We had the good fortune of connecting with Tony Gleeson and we’ve shared our conversation below.

Hi Tony, what is the most important factor behind your success?
I think it’s crucial to first of all be sure you’re correctly defining “success:” what you want it to be, how to recognize it when it happens. I spent perhaps too much time in my early expectations comparing myself to others in my profession; I was guaranteed to fall short. It was only with some years into being an illustrator and designer–and later a published author– that I began to realize that real success, to paraphrase a famous quote, was what was happening while I was making other plans. Doors would abruptly shut on things with which I was involved and I learned to be willing to turn and walk through the unexpected one that subsequently opened. Good grief, sometimes it was more like a window I had to jump through, with no idea where it was going, but I knew I had to do it. One of my colleagues likes to call it “forward motion”: don’t stop moving, stride into whatever presents itself, do what you do. And one day I could look back and see a body of work that just built itself steadily, a wealth of experiences, a history of meetings with remarkable women and men, and the blessings of a family and friends. Quite the epiphany: success wound up defining itself to me rather than the other way around!

Alright, so let’s move onto what keeps you busy professionally?
My career path has always been more of a meander than a direct path. As a result, while some artists become known for a particular style, approach, or theme, I’ve been involved in a spectrum of styles and applications. The challenge to this is to get your foot in the door of a client to begin with, since they can’t necessarily pigeonhole you to a specific “look.” So that was always the hard part, to get the first job. That was often the most frustrating part that required application and lots of energy. What sold me after that was, to put it in a word, professionalism. Virtually every client for whom I’ve ever worked has said I gave then what they wanted so they came back. I attribute this first and foremost to LISTENING constantly, remembering they are paying me to solve a problem they can’t, to being sensitive to feedback. Of course I have some skills that I’ve worked hard to hone: I can sketch preliminary concepts quickly and with a lot of information and I can draw, paint and digitally render. I’m told I bring feeling as well, especially humor. And, crucial to the client, I meet deadlines. Always. You’d be surprised how many clients think creatives are unreliable flakes. I’ve always proven ’em wrong. And by the way, that practice resulted in LOTS of referrals. You can have fifty futile portfolio meetings and come back to three messages saying, “So and so says you did a great job, when can you start on ours?”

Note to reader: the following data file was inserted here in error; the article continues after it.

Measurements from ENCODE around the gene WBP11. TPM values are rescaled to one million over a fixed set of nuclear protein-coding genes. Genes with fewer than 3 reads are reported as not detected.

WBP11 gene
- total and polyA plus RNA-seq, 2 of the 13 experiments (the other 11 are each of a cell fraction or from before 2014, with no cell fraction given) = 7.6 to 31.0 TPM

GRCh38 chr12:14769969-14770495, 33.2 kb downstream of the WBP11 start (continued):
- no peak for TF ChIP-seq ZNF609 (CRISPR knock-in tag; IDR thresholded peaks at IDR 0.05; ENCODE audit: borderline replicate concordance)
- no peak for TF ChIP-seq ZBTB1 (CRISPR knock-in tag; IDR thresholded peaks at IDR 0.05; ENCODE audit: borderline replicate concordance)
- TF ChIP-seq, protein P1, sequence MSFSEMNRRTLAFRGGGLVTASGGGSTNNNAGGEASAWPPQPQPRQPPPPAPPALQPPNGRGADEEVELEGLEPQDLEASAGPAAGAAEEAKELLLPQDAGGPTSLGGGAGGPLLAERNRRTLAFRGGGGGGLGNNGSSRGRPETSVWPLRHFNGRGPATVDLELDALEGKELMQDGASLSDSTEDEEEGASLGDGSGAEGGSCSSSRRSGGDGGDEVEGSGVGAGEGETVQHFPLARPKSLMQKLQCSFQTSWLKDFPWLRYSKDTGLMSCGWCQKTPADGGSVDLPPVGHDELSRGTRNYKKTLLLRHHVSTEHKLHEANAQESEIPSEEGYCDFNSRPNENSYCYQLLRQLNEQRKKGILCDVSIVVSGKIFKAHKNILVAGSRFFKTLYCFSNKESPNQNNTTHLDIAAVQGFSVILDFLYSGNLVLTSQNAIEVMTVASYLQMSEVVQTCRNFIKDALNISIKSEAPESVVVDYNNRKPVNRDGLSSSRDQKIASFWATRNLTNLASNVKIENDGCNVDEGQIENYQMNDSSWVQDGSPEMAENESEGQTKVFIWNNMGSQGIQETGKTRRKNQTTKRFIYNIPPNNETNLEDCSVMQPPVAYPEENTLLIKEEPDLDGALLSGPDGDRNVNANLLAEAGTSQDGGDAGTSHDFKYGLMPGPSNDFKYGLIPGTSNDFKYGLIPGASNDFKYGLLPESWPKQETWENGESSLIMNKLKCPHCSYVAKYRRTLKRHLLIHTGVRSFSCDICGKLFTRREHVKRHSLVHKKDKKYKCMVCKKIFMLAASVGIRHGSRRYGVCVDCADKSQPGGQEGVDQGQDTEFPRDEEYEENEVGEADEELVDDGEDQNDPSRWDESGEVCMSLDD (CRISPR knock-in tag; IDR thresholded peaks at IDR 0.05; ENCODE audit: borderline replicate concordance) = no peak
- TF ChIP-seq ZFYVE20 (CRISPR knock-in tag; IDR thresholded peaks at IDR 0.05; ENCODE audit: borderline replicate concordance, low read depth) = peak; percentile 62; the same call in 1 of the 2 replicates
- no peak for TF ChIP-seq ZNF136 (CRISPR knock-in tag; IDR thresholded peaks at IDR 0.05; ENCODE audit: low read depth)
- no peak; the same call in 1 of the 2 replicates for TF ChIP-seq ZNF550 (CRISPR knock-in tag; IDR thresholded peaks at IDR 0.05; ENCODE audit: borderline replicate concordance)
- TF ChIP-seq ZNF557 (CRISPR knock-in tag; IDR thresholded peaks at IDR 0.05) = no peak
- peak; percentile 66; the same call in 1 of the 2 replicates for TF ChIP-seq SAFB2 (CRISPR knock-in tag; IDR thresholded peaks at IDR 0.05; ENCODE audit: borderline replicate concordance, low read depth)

If I had to give one sentence of advice to an aspiring illustrator, that would sum it up: Develop and constantly improve your skills, comport yourself in a professional manner (be on time, act appropriately), LISTEN, remember your job is to solve your client’s problem, and MEET DEADLINES.

If you had a friend visiting you, what are some of the local spots you’d want to take them around to?
My favorite place in Los Angeles is Griffith Park. I’d show them the views, the great trails, the wonderful sense of peace and removal from stress right here in the middle of our enormous hectic city. If that appealed to them, I;d throw in visits to other meandering places like the Arroyo Seco, Descanso Gardens, or the Huntington. If they were really into the tourist stuff, I’d show them some of the famous stuff like Hollywood: the Chinese Theatre, the Walk of Fame and so forth. but for me, the real heart of L.A. is getting up into the hills and beholding the entire stretch of the city. I’d take them on a walking tour of downtown, the Arts District with its amazing murals and galleries, the Last Bookstore, iconic stuff like the Bradbury Building. And I’d try to fit in a visit to the remaining murals by the earlier great wave of L.A. muralists like Kent Twitchell and the Fine Arts Squad. I’d also steer them to some of the great museums we’ve got here: the Getty, the Norton Simon, the Broad, and hopefully one of these days LACMA.
I’m an Eastside guy, and tend to be no-frills when it comes to cuisine. I’d take them to some of my favorite eateries: La Cabañita in Montrose, Shamshiri in Glendale, several haunts on Eagle Rock and Highland Park, and Taco Azteca in Glendale.

Shoutout is all about shouting out others who you feel deserve additional recognition and exposure. Who would you like to shoutout?
In terms of my published books, my wise, patient and steadfast mentor Mary Burgess. In terms of my illustration and concept work: my long LONG time colleague Ted Baumgart; Bill Evans, my editor through four different publishers and several hundred projects; and Art Director extraordinaire Joel Vendette, who always made me look better. And most importantly, my wife Annie, who’s been beside me (and most of the time beside herself putting up with me) through everything.

Website: www.tonygleeson.com

Facebook: https://www.facebook.com/TonyGleesonIllustrator

Image Credits
In-studio photo: Marco Aidala Portrait: Tim Ryan

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